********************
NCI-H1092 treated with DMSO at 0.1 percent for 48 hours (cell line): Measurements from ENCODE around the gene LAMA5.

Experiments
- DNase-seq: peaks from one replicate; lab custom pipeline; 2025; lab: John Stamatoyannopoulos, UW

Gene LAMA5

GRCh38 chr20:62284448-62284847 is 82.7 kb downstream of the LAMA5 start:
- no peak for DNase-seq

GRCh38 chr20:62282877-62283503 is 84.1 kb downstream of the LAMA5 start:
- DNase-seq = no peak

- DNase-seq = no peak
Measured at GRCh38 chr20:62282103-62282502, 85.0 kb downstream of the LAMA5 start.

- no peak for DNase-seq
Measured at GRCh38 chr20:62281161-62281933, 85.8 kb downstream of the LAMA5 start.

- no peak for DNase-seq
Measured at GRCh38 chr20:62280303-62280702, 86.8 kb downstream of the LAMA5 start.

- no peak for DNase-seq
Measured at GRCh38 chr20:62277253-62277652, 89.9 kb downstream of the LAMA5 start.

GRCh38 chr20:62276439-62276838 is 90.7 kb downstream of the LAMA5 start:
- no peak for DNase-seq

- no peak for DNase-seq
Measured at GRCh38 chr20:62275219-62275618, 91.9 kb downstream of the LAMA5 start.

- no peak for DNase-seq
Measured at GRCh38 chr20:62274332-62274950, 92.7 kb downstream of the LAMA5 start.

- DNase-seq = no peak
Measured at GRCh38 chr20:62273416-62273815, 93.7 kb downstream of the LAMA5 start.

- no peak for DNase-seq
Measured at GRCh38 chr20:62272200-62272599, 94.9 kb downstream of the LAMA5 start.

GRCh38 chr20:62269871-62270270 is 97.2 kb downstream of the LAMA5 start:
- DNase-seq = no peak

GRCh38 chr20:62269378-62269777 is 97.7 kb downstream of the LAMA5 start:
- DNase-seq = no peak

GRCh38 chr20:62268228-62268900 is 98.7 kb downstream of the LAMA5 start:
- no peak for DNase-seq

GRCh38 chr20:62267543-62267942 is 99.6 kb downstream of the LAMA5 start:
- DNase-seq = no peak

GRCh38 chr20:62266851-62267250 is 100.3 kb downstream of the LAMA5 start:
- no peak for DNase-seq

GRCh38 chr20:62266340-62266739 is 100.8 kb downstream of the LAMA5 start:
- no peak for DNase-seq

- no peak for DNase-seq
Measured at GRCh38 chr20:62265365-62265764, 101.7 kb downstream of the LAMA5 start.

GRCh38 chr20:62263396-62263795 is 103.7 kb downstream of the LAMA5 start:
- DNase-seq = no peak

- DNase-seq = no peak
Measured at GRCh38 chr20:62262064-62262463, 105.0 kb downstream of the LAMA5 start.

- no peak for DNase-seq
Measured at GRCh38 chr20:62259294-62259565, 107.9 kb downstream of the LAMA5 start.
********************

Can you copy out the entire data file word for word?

NCI-H1092 treated with DMSO at 0.1 percent for 48 hours (cell line): Measurements from ENCODE around the gene LAMA5.

Experiments
- DNase-seq: peaks from one replicate; lab custom pipeline; 2025; lab: John Stamatoyannopoulos, UW

Gene LAMA5

GRCh38 chr20:62284448-62284847 is 82.7 kb downstream of the LAMA5 start:
- no peak for DNase-seq

GRCh38 chr20:62282877-62283503 is 84.1 kb downstream of the LAMA5 start:
- DNase-seq = no peak

- DNase-seq = no peak
Measured at GRCh38 chr20:62282103-62282502, 85.0 kb downstream of the LAMA5 start.

- no peak for DNase-seq
Measured at GRCh38 chr20:62281161-62281933, 85.8 kb downstream of the LAMA5 start.

- no peak for DNase-seq
Measured at GRCh38 chr20:62280303-62280702, 86.8 kb downstream of the LAMA5 start.

- no peak for DNase-seq
Measured at GRCh38 chr20:62277253-62277652, 89.9 kb downstream of the LAMA5 start.

GRCh38 chr20:62276439-62276838 is 90.7 kb downstream of the LAMA5 start:
- no peak for DNase-seq

- no peak for DNase-seq
Measured at GRCh38 chr20:62275219-62275618, 91.9 kb downstream of the LAMA5 start.

- no peak for DNase-seq
Measured at GRCh38 chr20:62274332-62274950, 92.7 kb downstream of the LAMA5 start.

- DNase-seq = no peak
Measured at GRCh38 chr20:62273416-62273815, 93.7 kb downstream of the LAMA5 start.

- no peak for DNase-seq
Measured at GRCh38 chr20:62272200-62272599, 94.9 kb downstream of the LAMA5 start.

GRCh38 chr20:62269871-62270270 is 97.2 kb downstream of the LAMA5 start:
- DNase-seq = no peak

GRCh38 chr20:62269378-62269777 is 97.7 kb downstream of the LAMA5 start:
- DNase-seq = no peak

GRCh38 chr20:62268228-62268900 is 98.7 kb downstream of the LAMA5 start:
- no peak for DNase-seq

GRCh38 chr20:62267543-62267942 is 99.6 kb downstream of the LAMA5 start:
- DNase-seq = no peak

GRCh38 chr20:62266851-62267250 is 100.3 kb downstream of the LAMA5 start:
- no peak for DNase-seq

GRCh38 chr20:62266340-62266739 is 100.8 kb downstream of the LAMA5 start:
- no peak for DNase-seq

- no peak for DNase-seq
Measured at GRCh38 chr20:62265365-62265764, 101.7 kb downstream of the LAMA5 start.

GRCh38 chr20:62263396-62263795 is 103.7 kb downstream of the LAMA5 start:
- DNase-seq = no peak

- DNase-seq = no peak
Measured at GRCh38 chr20:62262064-62262463, 105.0 kb downstream of the LAMA5 start.

- no peak for DNase-seq
Measured at GRCh38 chr20:62259294-62259565, 107.9 kb downstream of the LAMA5 start.